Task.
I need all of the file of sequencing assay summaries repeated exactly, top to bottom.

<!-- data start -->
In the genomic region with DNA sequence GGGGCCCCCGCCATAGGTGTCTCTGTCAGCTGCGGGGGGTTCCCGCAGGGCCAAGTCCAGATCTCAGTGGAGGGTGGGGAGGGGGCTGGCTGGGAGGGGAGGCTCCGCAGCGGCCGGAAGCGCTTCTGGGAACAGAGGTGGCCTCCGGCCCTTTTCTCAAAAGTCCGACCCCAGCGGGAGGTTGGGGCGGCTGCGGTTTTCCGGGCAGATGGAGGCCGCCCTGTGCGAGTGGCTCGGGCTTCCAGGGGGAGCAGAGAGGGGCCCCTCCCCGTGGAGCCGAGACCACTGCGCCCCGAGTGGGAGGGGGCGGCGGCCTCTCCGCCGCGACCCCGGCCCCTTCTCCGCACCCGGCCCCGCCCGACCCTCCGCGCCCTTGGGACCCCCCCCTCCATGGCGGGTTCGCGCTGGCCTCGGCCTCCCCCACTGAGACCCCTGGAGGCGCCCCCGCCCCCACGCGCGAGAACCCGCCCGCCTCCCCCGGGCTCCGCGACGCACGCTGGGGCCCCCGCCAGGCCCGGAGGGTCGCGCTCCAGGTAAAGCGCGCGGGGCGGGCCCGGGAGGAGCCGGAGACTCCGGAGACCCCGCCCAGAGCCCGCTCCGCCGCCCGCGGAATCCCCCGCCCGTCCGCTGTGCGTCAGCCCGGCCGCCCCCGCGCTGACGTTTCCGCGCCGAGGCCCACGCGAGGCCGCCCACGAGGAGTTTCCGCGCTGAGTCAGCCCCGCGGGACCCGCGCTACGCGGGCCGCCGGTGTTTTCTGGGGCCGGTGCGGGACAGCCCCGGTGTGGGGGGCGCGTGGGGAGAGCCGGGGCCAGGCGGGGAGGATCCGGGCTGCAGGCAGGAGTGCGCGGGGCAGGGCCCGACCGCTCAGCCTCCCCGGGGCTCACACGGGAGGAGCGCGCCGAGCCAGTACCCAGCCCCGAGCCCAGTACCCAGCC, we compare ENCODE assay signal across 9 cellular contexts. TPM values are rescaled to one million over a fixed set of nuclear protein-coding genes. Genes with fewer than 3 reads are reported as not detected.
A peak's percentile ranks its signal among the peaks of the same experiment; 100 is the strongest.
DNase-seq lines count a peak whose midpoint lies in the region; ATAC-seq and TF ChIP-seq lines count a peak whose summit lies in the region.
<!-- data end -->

In the genomic region with DNA sequence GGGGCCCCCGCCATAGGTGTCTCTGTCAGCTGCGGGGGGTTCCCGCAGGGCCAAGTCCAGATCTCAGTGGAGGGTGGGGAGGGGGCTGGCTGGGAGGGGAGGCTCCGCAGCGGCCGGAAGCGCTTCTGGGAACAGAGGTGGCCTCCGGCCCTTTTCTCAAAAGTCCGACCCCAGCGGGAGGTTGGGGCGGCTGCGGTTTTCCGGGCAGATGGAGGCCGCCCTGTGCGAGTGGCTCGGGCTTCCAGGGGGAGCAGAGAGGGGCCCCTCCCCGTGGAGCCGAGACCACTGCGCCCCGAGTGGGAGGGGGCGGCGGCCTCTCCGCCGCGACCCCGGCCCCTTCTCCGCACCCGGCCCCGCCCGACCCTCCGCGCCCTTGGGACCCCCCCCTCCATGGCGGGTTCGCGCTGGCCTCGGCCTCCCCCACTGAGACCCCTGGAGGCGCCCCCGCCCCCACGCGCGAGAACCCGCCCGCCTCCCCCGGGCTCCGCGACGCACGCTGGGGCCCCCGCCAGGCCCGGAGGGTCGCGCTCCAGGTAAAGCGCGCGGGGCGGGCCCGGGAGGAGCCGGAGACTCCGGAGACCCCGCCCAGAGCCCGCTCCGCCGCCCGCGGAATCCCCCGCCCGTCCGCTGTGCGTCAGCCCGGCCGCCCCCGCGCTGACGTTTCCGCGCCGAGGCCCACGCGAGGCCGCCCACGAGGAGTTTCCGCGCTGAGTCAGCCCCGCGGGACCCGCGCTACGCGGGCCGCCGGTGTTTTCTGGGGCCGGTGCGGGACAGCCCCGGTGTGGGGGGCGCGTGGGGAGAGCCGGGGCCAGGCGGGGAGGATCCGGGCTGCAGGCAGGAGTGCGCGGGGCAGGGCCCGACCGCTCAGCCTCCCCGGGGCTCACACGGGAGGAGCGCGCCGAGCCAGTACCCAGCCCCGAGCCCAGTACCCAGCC, we compare ENCODE assay signal across 9 cellular contexts. TPM values are rescaled to one million over a fixed set of nuclear protein-coding genes. Genes with fewer than 3 reads are reported as not detected.
A peak's percentile ranks its signal among the peaks of the same experiment; 100 is the strongest.
DNase-seq lines count a peak whose midpoint lies in the region; ATAC-seq and TF ChIP-seq lines count a peak whose summit lies in the region.